Tampa, Fla. -- For Nate Pedro, fitness is a lifestyle.
"Played sports my whole life, rode bikes, skateboarded as a kid. That kind of evolved with more team sports, football, basketball," said Pedro.
Nate wanted to take his passion for fitness and turn it into a career. After graduating from Seminole High School in 2008, he went on to study Exercise Physiology at Barry University.
"Barry was the right fit. I got accepted into ther Physiology program and I went down there and kind of jumped on board.
But one night during nate’s last semester, everything changed.
"Oct. 9, 2013. It was just a normal night. Woke up to some people breaking into my house. Kinda got into a scuffle. Ended up with them shooting me in my side and in my spine. I completely lost feeling in my left leg, right there i fell to the ground. They beat me, robbed me and it was kind of a life changing time from there."
Doctors declared Nate handicapped in his left leg.
"I was in and out of the hospital for about a month. There were moments where i wanted to give up where i wanted to curl up in a ball, but i had to keep going, I had to keep fighting.
And that’s exactly what he did
"I ad no function in my leg for about two weeks, then started to regain function in just my toes. It was just a wiggle. And a wiggle turned into a foot lift, and that turned into a knee lift, and then i could move my hip. And it was just regaining function everyday from there."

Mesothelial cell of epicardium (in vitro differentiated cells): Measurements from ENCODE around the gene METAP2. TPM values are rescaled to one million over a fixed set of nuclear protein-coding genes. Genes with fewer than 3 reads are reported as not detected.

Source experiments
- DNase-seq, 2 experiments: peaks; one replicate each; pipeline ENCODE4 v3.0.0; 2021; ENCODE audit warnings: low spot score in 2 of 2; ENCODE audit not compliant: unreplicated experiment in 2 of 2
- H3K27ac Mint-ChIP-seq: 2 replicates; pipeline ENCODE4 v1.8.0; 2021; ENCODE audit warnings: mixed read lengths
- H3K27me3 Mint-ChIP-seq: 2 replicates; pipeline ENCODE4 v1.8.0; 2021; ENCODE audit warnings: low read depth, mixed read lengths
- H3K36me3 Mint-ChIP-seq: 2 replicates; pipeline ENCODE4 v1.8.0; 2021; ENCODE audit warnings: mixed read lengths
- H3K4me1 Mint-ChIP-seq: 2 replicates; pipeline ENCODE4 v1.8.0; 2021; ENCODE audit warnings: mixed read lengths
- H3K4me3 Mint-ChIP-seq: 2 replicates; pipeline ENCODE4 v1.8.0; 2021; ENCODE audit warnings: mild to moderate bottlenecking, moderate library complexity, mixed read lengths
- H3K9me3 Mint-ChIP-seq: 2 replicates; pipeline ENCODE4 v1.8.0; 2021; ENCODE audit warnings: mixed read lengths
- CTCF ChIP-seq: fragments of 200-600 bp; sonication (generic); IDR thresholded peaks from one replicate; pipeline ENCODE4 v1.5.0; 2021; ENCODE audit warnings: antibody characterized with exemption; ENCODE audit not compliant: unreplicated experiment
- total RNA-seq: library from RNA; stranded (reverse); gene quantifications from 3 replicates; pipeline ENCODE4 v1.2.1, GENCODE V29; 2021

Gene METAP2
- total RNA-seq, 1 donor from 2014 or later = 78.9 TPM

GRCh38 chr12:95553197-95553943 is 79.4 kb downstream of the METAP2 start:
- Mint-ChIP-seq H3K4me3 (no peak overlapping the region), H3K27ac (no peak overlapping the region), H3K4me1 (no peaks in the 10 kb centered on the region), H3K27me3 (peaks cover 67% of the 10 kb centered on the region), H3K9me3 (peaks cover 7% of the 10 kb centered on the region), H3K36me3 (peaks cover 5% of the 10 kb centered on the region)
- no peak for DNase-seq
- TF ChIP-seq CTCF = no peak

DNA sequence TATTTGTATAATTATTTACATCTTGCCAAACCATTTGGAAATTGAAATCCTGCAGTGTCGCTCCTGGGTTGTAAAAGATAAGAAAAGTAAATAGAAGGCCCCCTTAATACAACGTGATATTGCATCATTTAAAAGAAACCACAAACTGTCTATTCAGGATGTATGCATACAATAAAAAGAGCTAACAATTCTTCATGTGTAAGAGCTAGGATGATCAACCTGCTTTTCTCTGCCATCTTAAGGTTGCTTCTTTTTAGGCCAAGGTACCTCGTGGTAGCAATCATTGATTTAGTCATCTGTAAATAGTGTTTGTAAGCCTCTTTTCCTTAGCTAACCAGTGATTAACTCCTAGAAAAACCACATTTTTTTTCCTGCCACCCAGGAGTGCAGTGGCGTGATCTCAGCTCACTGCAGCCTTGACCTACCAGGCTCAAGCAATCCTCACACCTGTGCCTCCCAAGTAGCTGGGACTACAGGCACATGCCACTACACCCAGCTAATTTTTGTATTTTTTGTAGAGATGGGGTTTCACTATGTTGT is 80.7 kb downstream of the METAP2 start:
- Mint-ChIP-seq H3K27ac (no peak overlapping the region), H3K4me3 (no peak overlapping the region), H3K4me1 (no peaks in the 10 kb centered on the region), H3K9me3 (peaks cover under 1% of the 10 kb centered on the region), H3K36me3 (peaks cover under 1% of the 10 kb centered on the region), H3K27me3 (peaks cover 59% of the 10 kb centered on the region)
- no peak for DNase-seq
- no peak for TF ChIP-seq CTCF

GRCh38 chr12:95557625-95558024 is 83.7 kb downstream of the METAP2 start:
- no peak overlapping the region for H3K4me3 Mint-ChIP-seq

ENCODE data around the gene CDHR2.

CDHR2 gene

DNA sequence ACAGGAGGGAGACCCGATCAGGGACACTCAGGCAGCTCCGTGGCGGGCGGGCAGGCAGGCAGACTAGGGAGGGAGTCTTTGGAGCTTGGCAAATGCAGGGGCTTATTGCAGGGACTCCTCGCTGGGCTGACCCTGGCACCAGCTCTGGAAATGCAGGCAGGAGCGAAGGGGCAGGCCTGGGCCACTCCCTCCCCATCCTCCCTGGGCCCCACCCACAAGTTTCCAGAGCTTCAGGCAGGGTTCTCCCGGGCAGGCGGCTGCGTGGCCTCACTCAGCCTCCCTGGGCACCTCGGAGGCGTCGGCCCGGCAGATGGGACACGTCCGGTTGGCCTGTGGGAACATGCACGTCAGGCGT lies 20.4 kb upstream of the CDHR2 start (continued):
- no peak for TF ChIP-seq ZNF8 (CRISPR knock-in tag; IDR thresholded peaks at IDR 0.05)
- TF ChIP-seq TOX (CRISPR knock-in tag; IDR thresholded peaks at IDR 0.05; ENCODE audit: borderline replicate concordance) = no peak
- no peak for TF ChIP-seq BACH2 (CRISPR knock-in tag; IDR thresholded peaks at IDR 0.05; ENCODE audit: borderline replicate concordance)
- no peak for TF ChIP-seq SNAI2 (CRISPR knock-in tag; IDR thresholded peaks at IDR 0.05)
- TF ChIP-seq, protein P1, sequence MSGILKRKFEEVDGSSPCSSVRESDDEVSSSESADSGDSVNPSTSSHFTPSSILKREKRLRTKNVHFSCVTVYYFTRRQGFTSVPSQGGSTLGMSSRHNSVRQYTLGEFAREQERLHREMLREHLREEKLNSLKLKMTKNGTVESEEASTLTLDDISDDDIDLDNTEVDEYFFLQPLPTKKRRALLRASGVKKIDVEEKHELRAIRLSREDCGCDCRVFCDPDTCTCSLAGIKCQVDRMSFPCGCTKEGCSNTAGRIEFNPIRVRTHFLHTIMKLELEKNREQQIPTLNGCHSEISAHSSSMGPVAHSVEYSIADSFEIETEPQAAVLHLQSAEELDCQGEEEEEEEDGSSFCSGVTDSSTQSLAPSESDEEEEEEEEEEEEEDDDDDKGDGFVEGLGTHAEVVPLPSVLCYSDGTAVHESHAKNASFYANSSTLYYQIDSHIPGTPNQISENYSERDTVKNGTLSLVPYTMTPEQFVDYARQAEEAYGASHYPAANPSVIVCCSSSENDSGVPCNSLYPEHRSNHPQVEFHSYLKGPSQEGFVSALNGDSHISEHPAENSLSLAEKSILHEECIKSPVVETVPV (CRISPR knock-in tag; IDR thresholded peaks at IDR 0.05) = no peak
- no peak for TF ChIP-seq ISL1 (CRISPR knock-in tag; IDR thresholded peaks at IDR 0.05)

Nate finished his degree while rehabbing his leg and would eventually land a job at Pride Strength Training in Tampa.
"He would come in probably once a week and I noticed something about him, he was just such an interesting person. He was always so positive. I had no idea about his story, so I introduced myself and asked if he wanted to come on board with us," said Pride owner Kim Kasem.
Nate was able to beat the odds. Now, he’s helping others do the same.
"Family is number one. You gotta have people that are close to you, you gotta have people you can lean on. And also knowing if you really believe in what you wanna do and you believe it intently and emotionally, then it’s definitely gonna be possible. You have to believe it 100%"
"His work ethic, his attention to detail, his care in the people, total inspiration to I think anyone that would wanna work with him," said Pride facility director Jeoffrey Walters.
From lieing in a hospital bed, to pushing his body and mind to it’s limits. Nate pedro didn’t allow his situation to define. Rather, he let it fuel him to turn that tragedy into a triump.